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Hilbert Progress briefs 2017

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Premier Properties Realty had another record year in 2016. Dave and Jean Amel—the Amel Team—listed and/or sold 97 properties in 2016. Properties are selling very fast. Interest rates are still about 4 percent. Premier Properties Realty specializes in residential, country, waterfront, investment, and commercial properties. “Help us do more of what we love,� Jean said. “There is nothing more gratifying to us than helping find homes—that safe, love-filled haven where dreams are born. And it’s even more wonderful to help a friend or family member of one of our clients or associates with whom we’ve already established a relationship and a bond of trust. If you know of someone who is ready to buy or sell a home, we would be honored if you would pass on our names. Your referral is the highest compliment we can receive.� Call Jean at 980-6222 or Dave at 9804477. Their office is located on Wilke Lake, rural Kiel. Check out their Web

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Tempo • Hilbert Area Progress 2017 • Tuesday, July 18, 2017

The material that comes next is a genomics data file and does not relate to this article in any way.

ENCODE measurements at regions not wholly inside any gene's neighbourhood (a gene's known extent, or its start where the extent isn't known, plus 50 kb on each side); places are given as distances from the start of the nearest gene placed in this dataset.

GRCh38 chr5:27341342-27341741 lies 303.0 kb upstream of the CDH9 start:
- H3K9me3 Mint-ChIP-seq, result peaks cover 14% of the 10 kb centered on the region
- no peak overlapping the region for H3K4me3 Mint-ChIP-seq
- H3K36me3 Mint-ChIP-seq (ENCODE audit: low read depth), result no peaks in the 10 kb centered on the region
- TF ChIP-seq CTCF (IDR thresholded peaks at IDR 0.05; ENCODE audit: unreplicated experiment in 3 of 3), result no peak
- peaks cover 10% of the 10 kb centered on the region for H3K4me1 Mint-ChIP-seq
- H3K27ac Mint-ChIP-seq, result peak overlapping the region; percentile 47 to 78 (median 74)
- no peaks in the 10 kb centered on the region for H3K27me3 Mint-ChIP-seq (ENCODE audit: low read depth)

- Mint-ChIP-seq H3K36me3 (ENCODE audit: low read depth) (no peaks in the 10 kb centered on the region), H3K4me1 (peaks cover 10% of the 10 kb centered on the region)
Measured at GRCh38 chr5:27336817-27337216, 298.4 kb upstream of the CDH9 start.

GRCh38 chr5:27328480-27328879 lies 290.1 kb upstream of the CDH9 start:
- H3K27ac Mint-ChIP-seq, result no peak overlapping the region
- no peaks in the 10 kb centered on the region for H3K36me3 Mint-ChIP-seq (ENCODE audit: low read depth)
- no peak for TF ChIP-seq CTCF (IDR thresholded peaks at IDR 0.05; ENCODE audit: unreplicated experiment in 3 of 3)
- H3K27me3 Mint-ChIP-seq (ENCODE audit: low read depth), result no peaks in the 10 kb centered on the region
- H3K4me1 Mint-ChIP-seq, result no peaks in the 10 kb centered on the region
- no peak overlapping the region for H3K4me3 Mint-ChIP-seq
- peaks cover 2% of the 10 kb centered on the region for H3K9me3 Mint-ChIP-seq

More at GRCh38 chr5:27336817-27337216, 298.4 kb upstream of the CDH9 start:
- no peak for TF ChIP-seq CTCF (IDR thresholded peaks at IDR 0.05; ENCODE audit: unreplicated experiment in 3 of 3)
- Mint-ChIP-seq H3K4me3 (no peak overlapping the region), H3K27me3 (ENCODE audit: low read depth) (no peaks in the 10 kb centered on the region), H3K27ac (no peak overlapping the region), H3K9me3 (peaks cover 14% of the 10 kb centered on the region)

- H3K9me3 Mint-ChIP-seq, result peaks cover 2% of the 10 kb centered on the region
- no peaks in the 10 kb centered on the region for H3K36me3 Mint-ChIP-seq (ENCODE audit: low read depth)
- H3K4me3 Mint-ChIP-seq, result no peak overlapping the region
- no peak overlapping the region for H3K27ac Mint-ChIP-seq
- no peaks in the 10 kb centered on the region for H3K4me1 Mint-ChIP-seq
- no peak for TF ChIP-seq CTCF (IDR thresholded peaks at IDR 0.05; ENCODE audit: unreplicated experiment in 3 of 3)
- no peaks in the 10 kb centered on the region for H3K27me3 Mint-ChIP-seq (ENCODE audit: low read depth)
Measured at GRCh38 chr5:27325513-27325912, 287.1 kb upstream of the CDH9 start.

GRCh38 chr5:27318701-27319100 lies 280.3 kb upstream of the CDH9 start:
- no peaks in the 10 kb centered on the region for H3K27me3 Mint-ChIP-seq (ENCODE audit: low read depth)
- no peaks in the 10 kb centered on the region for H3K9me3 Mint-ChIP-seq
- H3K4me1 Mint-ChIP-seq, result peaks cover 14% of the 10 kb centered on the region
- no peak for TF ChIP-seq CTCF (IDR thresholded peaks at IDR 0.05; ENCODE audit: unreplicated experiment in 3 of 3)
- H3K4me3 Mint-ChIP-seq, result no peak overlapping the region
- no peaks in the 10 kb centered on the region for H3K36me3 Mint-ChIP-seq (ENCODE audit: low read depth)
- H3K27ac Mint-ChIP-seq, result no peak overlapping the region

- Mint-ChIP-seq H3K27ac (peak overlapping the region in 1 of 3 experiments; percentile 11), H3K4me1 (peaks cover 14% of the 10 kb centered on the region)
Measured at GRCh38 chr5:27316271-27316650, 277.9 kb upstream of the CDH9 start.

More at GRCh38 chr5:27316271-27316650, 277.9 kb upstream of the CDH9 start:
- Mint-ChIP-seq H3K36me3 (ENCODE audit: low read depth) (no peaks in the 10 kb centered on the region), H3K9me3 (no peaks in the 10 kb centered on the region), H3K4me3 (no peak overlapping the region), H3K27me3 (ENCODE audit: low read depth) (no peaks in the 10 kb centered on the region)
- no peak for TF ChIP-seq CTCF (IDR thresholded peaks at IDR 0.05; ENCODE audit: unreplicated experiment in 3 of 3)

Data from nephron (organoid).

AFR looking for people to grow with it By Mark Sherry It may have taken a little time, but the acquisition of Chilton’s American Finishing Resources (AFR) by Ohio-based DuBois Chemicals is starting to create some big advantages for AFR. To meet those growing opportunities, AFR is going to need some qualified additional employees to join a team which talks very highly of AFR as a great place to work and one which has its eye on continued growth and top-notch service to its customers. DuBois finalized the acquisition of AFR in November 2014, combining DuBois paint pre-treatment expertise with AFR’s coating line fixtures, material handling, and coating removal solutions to reduce total cost and provide quality improvements for customers. At the time the deal was finalized it was thought that DuBois Chemical’s sales team would help in lining up new customers for AFR’s services. While Joe Dyer, director of operations for AFR, said there were some growing pains in both companies getting comfortable with their new relationship, he said in mid-2016 a sales plan began to be formulated and steps are now being taken to integrate that plan. Getting comfortable with each other “It took a bit for people to know everyone,” Dyer said. Both he and Brad Davis, AFR’s director of business development, report to DuBois, which views its holding of plants such as AFR as product lines of the company. The acquisition has not changed the fact that AFR is still a specialized business but one which has been willing to change to meet the ever changing needs of its customers. One change which occurred late last year was the addition of inside sales which also helps respond to and solve customer issues when they arise. The inside sales team and utilization of a large sales force from DuBois Chemical is working to sell AFR’s products and services. Responding to customer needs is something AFR does well, even when it means designing and producing new products or new ways of doing things. “The way we do business, we’re still so focused on quality and customers,” said Dan Nesper, fabrication business development manager. Nesper has worked for AFR for 13 years and said he loves working for the company because all 60 of his coworkers have bought into doing their best for the customer. He also said he enjoys “working with real American companies” which are the customers of AFR. Enjoys company’s flexibility Cody Schwarz creates prototypes for AFR and has worked for the company for the past 4-1/2 years. On a personal level, Schwarz said he enjoys “the flexibility of the place—they work around you.” He added, “We get an unusual amount of vacation right from the start.” On a professional level, Schwarz said he is excited to be part of the creative team which is taking AFR in some new directions. Dyer said the company has transformed from basically being a reclamation company to now finding solutions for customers. “It’s the engineering part that sets us apart,” Dyer said. Nesper said customers are no longer just looking for the production and/or refinishing of simple hooks for their paint lines but also designs of more intricate equipment. AFR is providing those solutions, and Nesper said he believes there